Webb family celebrates future Mayville Lodge’s progress

Luxury lodge

Photo by Eric Zavinski Various dignitaries including County Executive George Borrello and village Mayor Marty Bova attended a brief ceremony outlining who helped bring this project to fruition. Construction is slated to begin in the spring of 2019, and a 2020 opening for the lodge is expected.

MAYVILLE — A luxury condominium resort is on its way to the village along the Chautauqua Lake shore, and more details were shared at a press conference for The Lodge at Chautauqua Lake on Thursday.

Various dignitaries including County Executive George Borrello and village Mayor Marty Bova attended a brief ceremony outlining who helped bring this project to fruition. Construction is slated to begin in the spring of 2019, and a 2020 opening for the lodge is expected.

“This isn’t something that just happens with one person or even one family,” said Ben Webb, who, along with his family, have been trying to increase tourism along the Mayville Ridge by providing a second home for anyone interested in renting bedrooms in the upcoming resort.

Ben Webb thanked his parents, Jim and Sally Webb, for having put the new facet of their business in motion and for meeting challenges along the way. The Webb family currently operates the Webb’s Captain’s Table restaurant and adjoining candy store.

Borrello and Bova were thanked for moving things in the right direction. Over the past couple years, the Webbs had to alter their plans for the lodge after the Village Zoning Board of Appeals denied 13 of the 15 variance requests. Bova said that getting those approved was the project’s biggest hurdle so far.“It’s a whole different project, whole different look,” Bova said of the lodge’s transition from a hotel to condominium development.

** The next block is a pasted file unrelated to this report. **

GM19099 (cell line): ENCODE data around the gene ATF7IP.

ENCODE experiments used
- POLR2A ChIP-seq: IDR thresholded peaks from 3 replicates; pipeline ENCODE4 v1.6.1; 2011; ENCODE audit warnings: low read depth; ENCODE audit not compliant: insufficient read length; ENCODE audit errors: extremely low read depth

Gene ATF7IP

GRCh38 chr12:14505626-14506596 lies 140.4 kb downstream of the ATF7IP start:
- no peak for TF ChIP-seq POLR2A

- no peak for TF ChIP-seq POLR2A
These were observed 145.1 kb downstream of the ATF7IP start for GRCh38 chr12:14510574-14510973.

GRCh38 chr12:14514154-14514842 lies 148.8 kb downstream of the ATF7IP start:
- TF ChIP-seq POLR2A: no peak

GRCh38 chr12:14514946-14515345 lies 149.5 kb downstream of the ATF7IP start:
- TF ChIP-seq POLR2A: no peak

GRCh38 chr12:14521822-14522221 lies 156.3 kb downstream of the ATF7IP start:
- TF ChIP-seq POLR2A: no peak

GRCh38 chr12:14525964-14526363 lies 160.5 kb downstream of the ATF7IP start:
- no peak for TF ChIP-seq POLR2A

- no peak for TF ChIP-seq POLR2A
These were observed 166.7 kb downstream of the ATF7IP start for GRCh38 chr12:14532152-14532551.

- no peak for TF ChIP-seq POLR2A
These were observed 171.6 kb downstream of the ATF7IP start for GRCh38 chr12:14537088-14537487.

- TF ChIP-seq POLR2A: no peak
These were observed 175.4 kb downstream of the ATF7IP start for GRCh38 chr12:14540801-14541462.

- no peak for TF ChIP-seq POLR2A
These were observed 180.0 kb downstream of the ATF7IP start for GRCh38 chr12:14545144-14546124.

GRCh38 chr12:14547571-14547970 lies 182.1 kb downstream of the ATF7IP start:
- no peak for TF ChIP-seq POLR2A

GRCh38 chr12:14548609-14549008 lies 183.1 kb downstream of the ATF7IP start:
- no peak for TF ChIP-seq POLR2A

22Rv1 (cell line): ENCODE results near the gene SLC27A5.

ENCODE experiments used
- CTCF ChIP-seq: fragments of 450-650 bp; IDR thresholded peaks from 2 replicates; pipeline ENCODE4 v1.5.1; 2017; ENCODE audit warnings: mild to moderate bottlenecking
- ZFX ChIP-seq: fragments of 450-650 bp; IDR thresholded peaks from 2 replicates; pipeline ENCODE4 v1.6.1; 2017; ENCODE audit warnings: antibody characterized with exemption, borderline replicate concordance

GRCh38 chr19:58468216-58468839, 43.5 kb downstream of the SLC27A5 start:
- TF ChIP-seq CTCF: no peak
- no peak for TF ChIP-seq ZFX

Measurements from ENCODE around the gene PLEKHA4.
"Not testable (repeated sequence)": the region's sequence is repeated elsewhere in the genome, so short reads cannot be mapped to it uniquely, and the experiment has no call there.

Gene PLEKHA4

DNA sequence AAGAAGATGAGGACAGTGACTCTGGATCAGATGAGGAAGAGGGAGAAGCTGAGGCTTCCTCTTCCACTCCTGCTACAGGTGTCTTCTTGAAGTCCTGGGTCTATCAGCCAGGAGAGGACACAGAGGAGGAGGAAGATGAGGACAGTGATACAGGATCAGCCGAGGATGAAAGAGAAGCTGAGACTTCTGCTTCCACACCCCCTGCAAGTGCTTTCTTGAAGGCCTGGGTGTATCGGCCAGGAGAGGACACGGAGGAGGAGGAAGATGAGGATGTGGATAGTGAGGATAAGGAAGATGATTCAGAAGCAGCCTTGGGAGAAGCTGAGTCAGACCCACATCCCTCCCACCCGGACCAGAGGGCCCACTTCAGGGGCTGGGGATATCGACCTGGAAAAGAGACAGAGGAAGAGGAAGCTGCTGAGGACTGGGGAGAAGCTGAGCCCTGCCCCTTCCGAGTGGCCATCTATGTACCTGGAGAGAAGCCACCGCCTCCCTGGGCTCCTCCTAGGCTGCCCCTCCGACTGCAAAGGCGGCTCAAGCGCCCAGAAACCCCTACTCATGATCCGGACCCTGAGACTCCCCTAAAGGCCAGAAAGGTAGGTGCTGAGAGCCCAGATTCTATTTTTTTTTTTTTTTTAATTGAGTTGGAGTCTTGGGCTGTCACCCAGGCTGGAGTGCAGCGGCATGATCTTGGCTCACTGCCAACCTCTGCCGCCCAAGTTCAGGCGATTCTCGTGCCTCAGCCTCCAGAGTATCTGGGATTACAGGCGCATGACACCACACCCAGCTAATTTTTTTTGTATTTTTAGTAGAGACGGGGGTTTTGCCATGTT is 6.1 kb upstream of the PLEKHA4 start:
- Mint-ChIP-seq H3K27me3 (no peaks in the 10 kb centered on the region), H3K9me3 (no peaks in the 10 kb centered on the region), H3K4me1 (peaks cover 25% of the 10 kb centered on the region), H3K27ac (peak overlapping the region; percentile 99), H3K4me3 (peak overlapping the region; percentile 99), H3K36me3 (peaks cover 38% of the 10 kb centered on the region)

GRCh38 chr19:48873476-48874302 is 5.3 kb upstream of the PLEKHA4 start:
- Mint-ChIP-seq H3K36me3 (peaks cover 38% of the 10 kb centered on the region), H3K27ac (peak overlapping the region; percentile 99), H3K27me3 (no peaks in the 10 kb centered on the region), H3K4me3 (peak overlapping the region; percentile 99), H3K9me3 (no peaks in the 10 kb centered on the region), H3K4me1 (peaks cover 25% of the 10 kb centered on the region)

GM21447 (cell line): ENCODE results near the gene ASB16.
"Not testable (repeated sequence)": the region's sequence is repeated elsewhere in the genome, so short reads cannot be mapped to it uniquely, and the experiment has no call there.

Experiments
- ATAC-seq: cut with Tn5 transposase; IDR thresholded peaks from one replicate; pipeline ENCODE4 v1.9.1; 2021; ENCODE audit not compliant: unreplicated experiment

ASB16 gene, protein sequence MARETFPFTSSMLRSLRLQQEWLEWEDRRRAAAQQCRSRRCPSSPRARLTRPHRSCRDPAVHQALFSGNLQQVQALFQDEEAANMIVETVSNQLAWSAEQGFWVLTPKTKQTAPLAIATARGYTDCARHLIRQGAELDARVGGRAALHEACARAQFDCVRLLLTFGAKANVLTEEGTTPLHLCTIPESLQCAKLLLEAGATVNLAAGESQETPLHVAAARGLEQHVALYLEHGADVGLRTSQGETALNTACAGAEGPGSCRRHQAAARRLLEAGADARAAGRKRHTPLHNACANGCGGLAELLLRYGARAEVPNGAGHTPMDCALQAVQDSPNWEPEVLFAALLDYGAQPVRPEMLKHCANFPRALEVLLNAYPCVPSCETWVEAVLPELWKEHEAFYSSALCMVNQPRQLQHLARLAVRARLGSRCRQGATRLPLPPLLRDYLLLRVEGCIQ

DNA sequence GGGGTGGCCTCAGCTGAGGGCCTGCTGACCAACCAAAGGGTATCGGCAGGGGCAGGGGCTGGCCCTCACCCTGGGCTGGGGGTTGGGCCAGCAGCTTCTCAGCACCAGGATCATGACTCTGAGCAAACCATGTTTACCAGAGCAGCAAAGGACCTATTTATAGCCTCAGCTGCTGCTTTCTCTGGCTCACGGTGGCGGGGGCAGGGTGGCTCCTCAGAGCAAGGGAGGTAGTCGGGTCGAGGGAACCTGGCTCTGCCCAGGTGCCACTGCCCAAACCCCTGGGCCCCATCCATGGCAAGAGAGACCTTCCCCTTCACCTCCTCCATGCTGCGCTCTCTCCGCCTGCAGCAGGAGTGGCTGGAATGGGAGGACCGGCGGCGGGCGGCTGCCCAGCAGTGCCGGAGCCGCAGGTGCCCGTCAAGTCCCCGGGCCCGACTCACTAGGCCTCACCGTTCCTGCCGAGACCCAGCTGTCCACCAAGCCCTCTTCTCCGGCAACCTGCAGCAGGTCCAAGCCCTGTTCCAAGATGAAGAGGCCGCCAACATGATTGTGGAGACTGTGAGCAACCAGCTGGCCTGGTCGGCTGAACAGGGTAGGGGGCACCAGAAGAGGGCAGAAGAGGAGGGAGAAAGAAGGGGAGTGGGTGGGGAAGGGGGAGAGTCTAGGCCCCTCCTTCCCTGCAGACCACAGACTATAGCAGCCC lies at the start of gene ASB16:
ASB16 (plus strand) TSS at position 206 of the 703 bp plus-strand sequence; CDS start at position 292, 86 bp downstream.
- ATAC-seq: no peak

Bova remembers when the Webb family were originally interested in such a project in the 1990s when planning was put on hold due to construction of Route 394. Jim and Sally Webb enjoyed the area and wanted others to enjoy it too.

“It’s a terrific site on the face of the Earth,” Jim Webb said.

Ben Webb also thanked his wife Amy Webb and members of the project team including Project Director Terry Elsemore, Director of Sales and Marketing Cindy Parran and Sales Representative Nichole Goodman.

“To all of you, thank you very much,” Ben Webb said. “We’re very excited.”

An early ribbon cutting for the lodge was hosted. Sally Webb cut the ribbon at the Discovery Center at the restaurant. Katrina Fuller, case worker and field representative for Rep. Tom Reed, R-Corning, presented a certificate to Ben Webb for their work so far on the project.

“I didn’t know if we’d ever get to this stage,” Jim Webb said.

With a boost in advertising this week, the 300 people who have inquired about the lodge has been raised to more than 350. Thirty fully-furnished units consisting of one, two or three bedrooms with kitchens and bathrooms will be provided, along with hands-free property management, valet and bell services, housekeeping and owner concierge.

The lodge will also feature a pool and hot tub, fitness room, a lakeview deck on the top floor and boat club. Elsemore said he wants the condominiums to be a convenient second home for guests. He also noted that some of the people who have expressed interest in the lodge would make the lodge their third residence and that they wouldn’t want to be bothered with management, which the lodge staff will take care of.

A Water Street development, the lodge will provide ownership options beyond merely renting. Traditional year-round fully-deeded ownership will allow residents to enjoy the lodge all year; whereas, fractional ownership will be more cost-effective, allowing for use of an owner’s condominium every sixth week for a total of eight to nine weeks per year. Owners will also have the choice to rent their units out through an optional rental program.

“I think they’re getting some good positive feedback and interest from potential owners,” Bova said.

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